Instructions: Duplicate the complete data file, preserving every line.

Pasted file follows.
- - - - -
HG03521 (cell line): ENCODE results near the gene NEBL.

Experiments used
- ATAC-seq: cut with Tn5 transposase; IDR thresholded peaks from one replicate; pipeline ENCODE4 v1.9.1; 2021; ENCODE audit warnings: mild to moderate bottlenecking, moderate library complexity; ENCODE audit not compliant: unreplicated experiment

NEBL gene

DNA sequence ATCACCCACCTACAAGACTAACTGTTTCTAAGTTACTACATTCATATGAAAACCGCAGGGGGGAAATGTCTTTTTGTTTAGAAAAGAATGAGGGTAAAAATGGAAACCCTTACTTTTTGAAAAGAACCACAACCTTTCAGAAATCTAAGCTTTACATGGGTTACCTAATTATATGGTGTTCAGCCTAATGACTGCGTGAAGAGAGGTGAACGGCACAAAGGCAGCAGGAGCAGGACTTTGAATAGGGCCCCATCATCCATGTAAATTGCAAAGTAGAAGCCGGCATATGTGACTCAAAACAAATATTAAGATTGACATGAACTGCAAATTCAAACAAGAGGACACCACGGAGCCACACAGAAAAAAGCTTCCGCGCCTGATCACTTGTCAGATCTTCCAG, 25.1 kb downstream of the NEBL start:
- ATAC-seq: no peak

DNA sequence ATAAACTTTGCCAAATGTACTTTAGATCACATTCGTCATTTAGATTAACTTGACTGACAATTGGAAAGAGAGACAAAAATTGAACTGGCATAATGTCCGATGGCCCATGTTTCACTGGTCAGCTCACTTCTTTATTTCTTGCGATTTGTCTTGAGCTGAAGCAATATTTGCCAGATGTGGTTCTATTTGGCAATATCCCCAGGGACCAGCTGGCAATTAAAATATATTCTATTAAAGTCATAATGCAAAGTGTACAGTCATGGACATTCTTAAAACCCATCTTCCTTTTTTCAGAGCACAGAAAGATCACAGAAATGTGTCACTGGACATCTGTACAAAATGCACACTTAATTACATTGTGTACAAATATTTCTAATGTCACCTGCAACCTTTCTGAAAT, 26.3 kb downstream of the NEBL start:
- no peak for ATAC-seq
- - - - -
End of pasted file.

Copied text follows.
HG03521 (cell line): ENCODE results near the gene NEBL.

Experiments used
- ATAC-seq: cut with Tn5 transposase; IDR thresholded peaks from one replicate; pipeline ENCODE4 v1.9.1; 2021; ENCODE audit warnings: mild to moderate bottlenecking, moderate library complexity; ENCODE audit not compliant: unreplicated experiment

NEBL gene

DNA sequence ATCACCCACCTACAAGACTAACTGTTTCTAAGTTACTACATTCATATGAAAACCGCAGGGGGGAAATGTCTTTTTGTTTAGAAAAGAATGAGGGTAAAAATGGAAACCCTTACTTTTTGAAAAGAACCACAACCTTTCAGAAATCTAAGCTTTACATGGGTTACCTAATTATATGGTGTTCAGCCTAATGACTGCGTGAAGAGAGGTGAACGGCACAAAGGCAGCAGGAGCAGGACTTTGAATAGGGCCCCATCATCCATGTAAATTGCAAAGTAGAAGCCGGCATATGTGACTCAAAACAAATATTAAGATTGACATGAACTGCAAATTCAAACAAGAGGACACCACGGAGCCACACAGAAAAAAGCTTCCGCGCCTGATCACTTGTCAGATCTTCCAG, 25.1 kb downstream of the NEBL start:
- ATAC-seq: no peak

DNA sequence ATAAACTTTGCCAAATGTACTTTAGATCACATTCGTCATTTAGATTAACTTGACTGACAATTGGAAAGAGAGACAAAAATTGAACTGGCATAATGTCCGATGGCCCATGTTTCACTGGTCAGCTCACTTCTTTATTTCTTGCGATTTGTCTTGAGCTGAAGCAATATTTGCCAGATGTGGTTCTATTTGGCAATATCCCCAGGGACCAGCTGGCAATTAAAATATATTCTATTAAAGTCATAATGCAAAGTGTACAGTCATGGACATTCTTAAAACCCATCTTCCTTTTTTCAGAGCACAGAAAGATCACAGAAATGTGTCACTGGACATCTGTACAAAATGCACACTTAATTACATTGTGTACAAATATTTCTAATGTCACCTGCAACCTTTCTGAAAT, 26.3 kb downstream of the NEBL start:
- no peak for ATAC-seq